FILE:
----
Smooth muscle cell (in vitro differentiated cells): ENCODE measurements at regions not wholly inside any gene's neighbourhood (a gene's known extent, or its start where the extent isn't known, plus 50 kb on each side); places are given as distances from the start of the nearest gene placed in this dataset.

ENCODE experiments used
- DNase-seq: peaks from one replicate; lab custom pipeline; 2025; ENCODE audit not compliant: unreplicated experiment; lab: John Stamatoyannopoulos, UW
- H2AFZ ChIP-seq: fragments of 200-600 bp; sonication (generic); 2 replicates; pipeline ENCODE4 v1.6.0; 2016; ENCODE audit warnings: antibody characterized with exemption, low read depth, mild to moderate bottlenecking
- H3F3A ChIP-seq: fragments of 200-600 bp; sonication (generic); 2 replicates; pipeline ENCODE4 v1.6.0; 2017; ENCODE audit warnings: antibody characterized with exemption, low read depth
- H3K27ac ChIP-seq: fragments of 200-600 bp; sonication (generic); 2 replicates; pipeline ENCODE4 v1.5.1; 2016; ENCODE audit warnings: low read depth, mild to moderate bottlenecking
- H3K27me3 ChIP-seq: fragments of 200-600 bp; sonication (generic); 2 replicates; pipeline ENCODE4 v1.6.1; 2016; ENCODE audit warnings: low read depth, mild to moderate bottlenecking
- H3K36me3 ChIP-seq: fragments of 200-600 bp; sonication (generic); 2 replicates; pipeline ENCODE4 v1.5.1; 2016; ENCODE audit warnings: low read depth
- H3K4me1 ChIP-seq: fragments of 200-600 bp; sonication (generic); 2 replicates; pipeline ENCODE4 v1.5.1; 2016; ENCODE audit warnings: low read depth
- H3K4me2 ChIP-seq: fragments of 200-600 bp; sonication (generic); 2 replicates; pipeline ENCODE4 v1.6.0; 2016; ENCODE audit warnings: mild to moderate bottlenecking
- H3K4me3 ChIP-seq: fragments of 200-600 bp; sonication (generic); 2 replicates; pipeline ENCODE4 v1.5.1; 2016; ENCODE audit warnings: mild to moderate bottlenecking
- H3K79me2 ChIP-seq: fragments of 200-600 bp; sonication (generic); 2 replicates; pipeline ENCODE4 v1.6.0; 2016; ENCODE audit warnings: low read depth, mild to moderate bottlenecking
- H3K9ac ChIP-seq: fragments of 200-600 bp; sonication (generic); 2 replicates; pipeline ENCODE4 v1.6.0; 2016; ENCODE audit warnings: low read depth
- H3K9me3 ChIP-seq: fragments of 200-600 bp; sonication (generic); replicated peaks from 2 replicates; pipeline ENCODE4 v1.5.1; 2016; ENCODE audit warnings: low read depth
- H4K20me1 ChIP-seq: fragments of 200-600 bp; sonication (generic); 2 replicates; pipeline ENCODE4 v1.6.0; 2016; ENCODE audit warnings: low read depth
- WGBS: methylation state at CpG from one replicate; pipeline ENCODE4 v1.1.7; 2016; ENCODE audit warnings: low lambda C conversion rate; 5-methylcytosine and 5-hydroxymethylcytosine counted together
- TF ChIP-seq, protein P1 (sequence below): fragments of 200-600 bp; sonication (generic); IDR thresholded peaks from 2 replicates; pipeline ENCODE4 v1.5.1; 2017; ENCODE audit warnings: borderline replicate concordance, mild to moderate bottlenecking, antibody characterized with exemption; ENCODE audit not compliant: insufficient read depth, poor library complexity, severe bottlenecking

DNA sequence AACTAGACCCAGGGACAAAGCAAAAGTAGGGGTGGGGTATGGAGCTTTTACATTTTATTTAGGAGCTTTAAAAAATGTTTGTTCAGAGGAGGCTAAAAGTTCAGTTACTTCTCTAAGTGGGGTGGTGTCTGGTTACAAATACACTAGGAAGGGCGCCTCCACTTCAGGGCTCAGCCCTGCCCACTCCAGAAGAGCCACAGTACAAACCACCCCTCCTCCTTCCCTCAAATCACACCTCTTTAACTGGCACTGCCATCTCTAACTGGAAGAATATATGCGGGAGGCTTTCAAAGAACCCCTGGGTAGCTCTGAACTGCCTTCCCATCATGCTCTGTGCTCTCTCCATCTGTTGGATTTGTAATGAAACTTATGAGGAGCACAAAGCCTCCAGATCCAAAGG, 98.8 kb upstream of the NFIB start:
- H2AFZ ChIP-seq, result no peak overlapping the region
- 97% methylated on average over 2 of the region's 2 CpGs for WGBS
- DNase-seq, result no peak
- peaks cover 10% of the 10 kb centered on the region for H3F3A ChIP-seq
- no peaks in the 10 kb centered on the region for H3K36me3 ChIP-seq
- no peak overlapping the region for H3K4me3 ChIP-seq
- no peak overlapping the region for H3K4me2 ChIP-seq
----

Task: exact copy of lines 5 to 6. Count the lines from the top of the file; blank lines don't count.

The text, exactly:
- H3F3A ChIP-seq: fragments of 200-600 bp; sonication (generic); 2 replicates; pipeline ENCODE4 v1.6.0; 2017; ENCODE audit warnings: antibody characterized with exemption, low read depth
- H3K27ac ChIP-seq: fragments of 200-600 bp; sonication (generic); 2 replicates; pipeline ENCODE4 v1.5.1; 2016; ENCODE audit warnings: low read depth, mild to moderate bottlenecking